Making non-linear linear

There has been a fair amount of recent coverage on the shortcomings of business intelligence as the concept starts to move out of the purview of Fortune 1000 companies and into more mainstream usage. One area referenced consistently as an area needing work is the BI community’s steady focus on structured data at the expense of unstructured data. Business intelligence as an application suite is still relatively nascent in its deployment; while it is widely used by large companies (although not consistently or comprehensively), the vast majority of businesses are not Fortune 1000, and wouldn’t recognize business intelligence if it hit them in the head. The opportunity here is that with no prior frame of reference, there is a great opening for BI vendors to step in with a solution that is ideally geared towards the requirements of the SMB market. Two core drivers here are 1) use of unstructured data as a BI feed, and 2) dumbing down the application as much as possible so mere mortals can feel comfortable using the product on a transactional level.

Most data (over 80%) in most companies is unstructured. E-mails, narrative reports, legal documents, any product centric information (data sheets, functional specifications, etc.) is unstructured, and it’s where the majority of mission critical information exists. There is a huge inventory of information just sitting there, beyond the reach of BI or analytics engines because most BI apps are designed to think in a linear fashion, and unstructured data is by definition non-linear. You can add metatags or some form of XML structure to your documentation (which is finally starting to happen), but this also pre-supposes some sort of referential taxonomy to organize the information once it’s been made ready to be pulled into a BI application. The people who are most likely to be transactional users of this type of technology are not trained to think in terms of a taxonomy, this is generally a luxury that only large companies can afford. So that is one area that would need to be addressed before there is broader market acceptance of sophisticated business intelligence applications.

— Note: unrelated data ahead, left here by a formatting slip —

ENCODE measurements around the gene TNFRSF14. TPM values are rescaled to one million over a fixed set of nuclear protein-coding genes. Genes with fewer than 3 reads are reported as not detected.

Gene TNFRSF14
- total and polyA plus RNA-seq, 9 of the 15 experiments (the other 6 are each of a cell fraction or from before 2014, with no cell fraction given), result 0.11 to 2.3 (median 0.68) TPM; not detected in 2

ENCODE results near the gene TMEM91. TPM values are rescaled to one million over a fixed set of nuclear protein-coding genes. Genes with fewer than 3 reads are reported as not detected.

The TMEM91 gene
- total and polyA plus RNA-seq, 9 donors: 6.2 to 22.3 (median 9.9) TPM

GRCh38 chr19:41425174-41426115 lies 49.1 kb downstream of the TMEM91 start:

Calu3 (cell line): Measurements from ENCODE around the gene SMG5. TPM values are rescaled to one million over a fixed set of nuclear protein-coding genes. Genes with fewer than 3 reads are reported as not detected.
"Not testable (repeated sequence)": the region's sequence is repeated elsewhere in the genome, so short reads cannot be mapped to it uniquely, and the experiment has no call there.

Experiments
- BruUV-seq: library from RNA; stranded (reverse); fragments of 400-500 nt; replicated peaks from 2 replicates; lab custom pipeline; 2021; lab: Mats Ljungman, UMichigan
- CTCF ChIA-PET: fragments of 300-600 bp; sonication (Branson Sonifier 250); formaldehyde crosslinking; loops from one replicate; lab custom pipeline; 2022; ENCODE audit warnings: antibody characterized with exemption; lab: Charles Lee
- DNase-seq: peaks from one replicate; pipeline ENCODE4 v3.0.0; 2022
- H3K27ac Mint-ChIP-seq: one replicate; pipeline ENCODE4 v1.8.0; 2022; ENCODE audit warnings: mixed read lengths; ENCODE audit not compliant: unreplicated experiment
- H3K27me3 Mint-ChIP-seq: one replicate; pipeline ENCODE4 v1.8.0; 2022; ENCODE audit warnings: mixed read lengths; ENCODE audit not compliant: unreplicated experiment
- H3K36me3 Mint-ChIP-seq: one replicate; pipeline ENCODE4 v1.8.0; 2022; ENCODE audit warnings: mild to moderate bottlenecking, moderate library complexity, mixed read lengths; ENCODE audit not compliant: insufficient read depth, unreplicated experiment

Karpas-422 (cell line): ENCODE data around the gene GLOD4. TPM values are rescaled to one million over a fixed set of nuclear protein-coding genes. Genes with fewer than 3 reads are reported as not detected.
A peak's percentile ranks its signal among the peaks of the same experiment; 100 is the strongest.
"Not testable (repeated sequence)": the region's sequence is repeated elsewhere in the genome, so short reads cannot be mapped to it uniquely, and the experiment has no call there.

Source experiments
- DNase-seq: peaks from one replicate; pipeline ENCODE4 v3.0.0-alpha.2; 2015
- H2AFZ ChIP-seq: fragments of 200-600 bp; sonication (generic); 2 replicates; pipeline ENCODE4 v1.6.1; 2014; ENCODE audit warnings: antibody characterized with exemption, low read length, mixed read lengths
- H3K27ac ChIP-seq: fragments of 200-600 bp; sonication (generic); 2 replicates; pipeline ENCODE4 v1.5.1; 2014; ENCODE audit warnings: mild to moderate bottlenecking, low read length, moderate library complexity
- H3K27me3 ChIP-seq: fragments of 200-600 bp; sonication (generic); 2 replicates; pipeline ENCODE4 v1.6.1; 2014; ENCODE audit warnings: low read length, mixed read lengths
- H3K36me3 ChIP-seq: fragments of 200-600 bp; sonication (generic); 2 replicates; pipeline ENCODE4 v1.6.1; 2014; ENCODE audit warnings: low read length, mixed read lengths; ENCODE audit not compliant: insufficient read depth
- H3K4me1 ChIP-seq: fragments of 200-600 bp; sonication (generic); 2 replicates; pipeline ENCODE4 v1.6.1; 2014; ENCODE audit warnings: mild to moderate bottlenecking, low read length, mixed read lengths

This leads to the second requirement; make this thing easy to use. If you’re like most of us, your day-to-day work keeps you running at full tilt. Stopping what you’re doing to run up a long steep learning curve is probably the last thing you want to do, yet that is what most BI vendors expect of their end-users. The more you can shield your end-users from the innards of the technology and provide them with a simple, graphical, drag and drop interface, the more likely they are to adopt a system that minimizes a trip outside their comfort zone. This is another, potentially fatal sin of BI developers: “we’ve developed a highly sophisticated analysis product, let us show you”, when what they should be saying is “what type of information do you need to do your job better, and how can we make it as simple as possible?”

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